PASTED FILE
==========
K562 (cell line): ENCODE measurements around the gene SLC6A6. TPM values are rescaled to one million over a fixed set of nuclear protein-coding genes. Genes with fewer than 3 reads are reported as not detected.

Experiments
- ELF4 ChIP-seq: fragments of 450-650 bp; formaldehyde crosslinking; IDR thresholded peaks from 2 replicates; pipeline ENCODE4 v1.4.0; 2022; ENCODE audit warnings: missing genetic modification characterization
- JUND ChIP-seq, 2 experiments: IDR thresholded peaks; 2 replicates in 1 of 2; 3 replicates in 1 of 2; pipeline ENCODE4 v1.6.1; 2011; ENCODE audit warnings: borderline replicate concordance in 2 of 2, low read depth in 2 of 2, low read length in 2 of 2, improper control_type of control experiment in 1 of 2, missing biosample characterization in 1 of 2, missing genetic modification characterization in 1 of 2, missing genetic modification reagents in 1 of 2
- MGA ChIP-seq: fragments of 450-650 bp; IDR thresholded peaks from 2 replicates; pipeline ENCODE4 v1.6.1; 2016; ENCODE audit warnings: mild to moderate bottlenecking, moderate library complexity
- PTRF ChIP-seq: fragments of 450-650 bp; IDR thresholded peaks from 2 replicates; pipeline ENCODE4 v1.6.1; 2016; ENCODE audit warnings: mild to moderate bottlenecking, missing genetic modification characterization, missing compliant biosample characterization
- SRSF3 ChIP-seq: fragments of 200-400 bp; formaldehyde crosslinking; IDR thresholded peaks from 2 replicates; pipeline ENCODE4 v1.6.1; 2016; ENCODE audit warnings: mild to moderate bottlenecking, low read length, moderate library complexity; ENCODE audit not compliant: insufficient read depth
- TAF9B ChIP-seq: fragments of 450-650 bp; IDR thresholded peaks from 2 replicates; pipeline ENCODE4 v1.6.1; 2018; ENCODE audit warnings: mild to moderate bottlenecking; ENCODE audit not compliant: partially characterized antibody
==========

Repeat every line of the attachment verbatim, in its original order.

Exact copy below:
K562 (cell line): ENCODE measurements around the gene SLC6A6. TPM values are rescaled to one million over a fixed set of nuclear protein-coding genes. Genes with fewer than 3 reads are reported as not detected.

Experiments
- ELF4 ChIP-seq: fragments of 450-650 bp; formaldehyde crosslinking; IDR thresholded peaks from 2 replicates; pipeline ENCODE4 v1.4.0; 2022; ENCODE audit warnings: missing genetic modification characterization
- JUND ChIP-seq, 2 experiments: IDR thresholded peaks; 2 replicates in 1 of 2; 3 replicates in 1 of 2; pipeline ENCODE4 v1.6.1; 2011; ENCODE audit warnings: borderline replicate concordance in 2 of 2, low read depth in 2 of 2, low read length in 2 of 2, improper control_type of control experiment in 1 of 2, missing biosample characterization in 1 of 2, missing genetic modification characterization in 1 of 2, missing genetic modification reagents in 1 of 2
- MGA ChIP-seq: fragments of 450-650 bp; IDR thresholded peaks from 2 replicates; pipeline ENCODE4 v1.6.1; 2016; ENCODE audit warnings: mild to moderate bottlenecking, moderate library complexity
- PTRF ChIP-seq: fragments of 450-650 bp; IDR thresholded peaks from 2 replicates; pipeline ENCODE4 v1.6.1; 2016; ENCODE audit warnings: mild to moderate bottlenecking, missing genetic modification characterization, missing compliant biosample characterization
- SRSF3 ChIP-seq: fragments of 200-400 bp; formaldehyde crosslinking; IDR thresholded peaks from 2 replicates; pipeline ENCODE4 v1.6.1; 2016; ENCODE audit warnings: mild to moderate bottlenecking, low read length, moderate library complexity; ENCODE audit not compliant: insufficient read depth
- TAF9B ChIP-seq: fragments of 450-650 bp; IDR thresholded peaks from 2 replicates; pipeline ENCODE4 v1.6.1; 2018; ENCODE audit warnings: mild to moderate bottlenecking; ENCODE audit not compliant: partially characterized antibody